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MUSEUM OF DECORATIVE ARTS AND DESIGN

Art Deco Style. Interwar Period Fashion Design

Exhibition of costumes from the private collection of Alexandre Vassiliev (Paris)



4. AUGUST31. OCTOBER. 2010
Museum of Decorative Arts and Design: the Great Hall


Preses konference
Art Deco stils – starpkaru perioda mode
4. AUGUST. 2010
Art Deco. Ekskursija
3. SEPTEMBER. 2010
Art Deco. Radošā darbnīca pieaugušajiem
Diāna Dimza Dimme
3. SEPTEMBER. 2010
Art Deco stils un latviešu māksla
Ilzes Martinsones lekcija
24. SEPTEMBER. 2010
Laimīgais stils un skaistums
Ģimenes dienas pasākums
3. OCTOBER. 2010
„Art Deco stils – starpkaru perioda mode”
Aleksandra Vasiļjeva kolekcijas izstādē
7. OCTOBER. 2010
Art Deco sieviete, māja un interjers
Renātes Čaupales lekcija
16. OCTOBER. 2010
Art Deco stils – starpkaru perioda mode
Tikšanās ar izstādes kuratori Alīdu Krēsliņu
24. OCTOBER. 2010
20.gs. 20.-30. gadu skaistuma kopšana šodien
Daces Brantes lekcija
24. OCTOBER. 2010
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The exhibition “Art Deco Style. Interwar Period Fashion Design” from the private collection of Alexandre Vassilev (Paris) is dedicated to the European fashion development in the Interwar period (1918-1939). The display comprises 80 outfits and more than 200 accessories, as well as photos and paintings related to the 1920s and 30s, telling the story about manifold changes in the fashion of the time in Europe. The leading style of this turbulent time was Art Deco. This artistic and design style was named after the 1925 exhibition in Paris: Exposition Internationale des Arts Décoratifs et Industriels Modernes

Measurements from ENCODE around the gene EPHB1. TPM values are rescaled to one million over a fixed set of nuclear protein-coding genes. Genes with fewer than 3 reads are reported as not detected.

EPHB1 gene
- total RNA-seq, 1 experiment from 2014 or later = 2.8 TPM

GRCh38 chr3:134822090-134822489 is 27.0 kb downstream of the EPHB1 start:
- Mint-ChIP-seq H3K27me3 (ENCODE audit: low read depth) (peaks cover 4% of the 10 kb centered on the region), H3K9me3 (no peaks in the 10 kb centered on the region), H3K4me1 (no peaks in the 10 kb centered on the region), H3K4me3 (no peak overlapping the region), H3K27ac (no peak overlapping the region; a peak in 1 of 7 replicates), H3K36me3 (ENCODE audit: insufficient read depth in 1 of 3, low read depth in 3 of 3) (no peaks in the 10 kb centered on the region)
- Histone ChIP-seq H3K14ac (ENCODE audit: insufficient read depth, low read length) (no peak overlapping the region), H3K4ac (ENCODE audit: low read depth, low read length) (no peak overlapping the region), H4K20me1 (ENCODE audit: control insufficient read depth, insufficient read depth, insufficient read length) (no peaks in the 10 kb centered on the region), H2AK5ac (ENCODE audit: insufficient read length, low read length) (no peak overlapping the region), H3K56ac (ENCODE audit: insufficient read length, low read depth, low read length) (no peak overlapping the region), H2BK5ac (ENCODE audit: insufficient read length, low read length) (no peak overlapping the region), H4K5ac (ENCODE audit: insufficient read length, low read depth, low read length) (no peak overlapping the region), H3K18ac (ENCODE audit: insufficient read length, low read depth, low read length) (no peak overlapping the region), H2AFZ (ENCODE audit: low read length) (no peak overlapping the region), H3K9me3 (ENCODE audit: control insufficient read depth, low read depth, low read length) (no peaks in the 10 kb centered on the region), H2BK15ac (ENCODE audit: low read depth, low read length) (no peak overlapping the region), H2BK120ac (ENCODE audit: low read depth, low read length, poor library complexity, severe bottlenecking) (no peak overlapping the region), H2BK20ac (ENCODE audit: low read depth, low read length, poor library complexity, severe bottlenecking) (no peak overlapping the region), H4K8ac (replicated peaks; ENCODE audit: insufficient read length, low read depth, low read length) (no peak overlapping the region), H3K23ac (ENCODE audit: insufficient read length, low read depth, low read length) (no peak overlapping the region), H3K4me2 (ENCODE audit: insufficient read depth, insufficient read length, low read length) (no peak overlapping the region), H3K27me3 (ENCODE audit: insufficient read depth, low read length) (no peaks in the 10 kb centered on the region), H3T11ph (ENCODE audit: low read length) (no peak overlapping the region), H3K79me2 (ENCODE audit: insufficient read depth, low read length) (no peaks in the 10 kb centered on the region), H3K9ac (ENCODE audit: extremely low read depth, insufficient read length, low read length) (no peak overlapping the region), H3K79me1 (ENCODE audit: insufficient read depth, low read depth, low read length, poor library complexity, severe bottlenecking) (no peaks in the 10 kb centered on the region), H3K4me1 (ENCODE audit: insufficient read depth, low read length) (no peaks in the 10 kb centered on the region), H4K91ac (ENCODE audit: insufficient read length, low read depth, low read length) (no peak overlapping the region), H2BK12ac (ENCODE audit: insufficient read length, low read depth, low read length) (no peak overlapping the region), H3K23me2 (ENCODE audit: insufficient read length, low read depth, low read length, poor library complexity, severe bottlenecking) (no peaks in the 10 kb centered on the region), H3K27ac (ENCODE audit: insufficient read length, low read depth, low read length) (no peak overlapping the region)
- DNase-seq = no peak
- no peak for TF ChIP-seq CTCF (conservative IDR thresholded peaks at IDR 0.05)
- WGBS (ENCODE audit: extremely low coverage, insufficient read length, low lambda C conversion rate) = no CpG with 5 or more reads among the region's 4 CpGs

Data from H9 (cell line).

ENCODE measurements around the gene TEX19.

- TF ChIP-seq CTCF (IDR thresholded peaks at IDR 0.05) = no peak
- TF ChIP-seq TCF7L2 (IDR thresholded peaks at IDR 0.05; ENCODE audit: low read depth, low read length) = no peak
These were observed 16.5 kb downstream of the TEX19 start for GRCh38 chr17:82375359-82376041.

The end of World War I lead to significant changes in the political map of the world. Due to the collapse of big empires: Russia, Austro Hungarian, Ottoman Empire and Germany new states appeared – Poland, Czechoslovakia, Hungary, the Baltic States. This was a factor, which, indirectly, had an impact on the fashion development of the time, because in the field of fashion design there was growing interest in the East European folk motifs. The time was a period of immense social upheaval, particularly for women. It was the beginning of Women's emancipation movement, at last women won a possibility to obtain higher education, vote and get a divorce. This consequently resulted in the rise of their self-assurance wishing to prove that they can stand on equal positions with men professionally and socially.
Corsets were no longer in fashion, as it was already predicted time ago by Paul Poiret (a Parisian fashion icon at the beginning of the 20th century). This lead to the changes: dress outlines moved to a narrow, relaxed, almost semi-fitted silhouette. Although many women continued the habit of wearing corsets, the tubular clothing silhouettes no longer required it. This kind of silhouette was in fashion all through the 1920s. 
Heavy toll of men on battlefields during World War I lead to a quantitative misbalance between men and women and created intense rivalry among women.  
In the 1920s sexiness and the wish to denude came into fashion and, in fact, it is impossible to find any analogy to this phenomenon in the whole fashion history. Backless dresses, bare arms and legs are the main elements of the Art Deco style expression in its first decade. Hemlines climbed up to the knee by 1925, but the public obsession with jazz and new dances, such as foxtrot, ragtime and charleston widely opened doors for attractive fashionable silk dresses with bead, glass bead, glitter and fake gem embroideries which made women conspicuous even at night or diminished room lighting in jazz clubs. The bright Wampum style make up was in trend following the images of the Hollywood silent movie stars. The image was accentuated also with bright colour accessories: bead embroidered purses and bags and clutch bags, long pearl strings, diadems, fake diamond and gem brooches, cigarette holders, cloche hats, ostrich feather boas, silk stockings in different colours, shoes on French heels.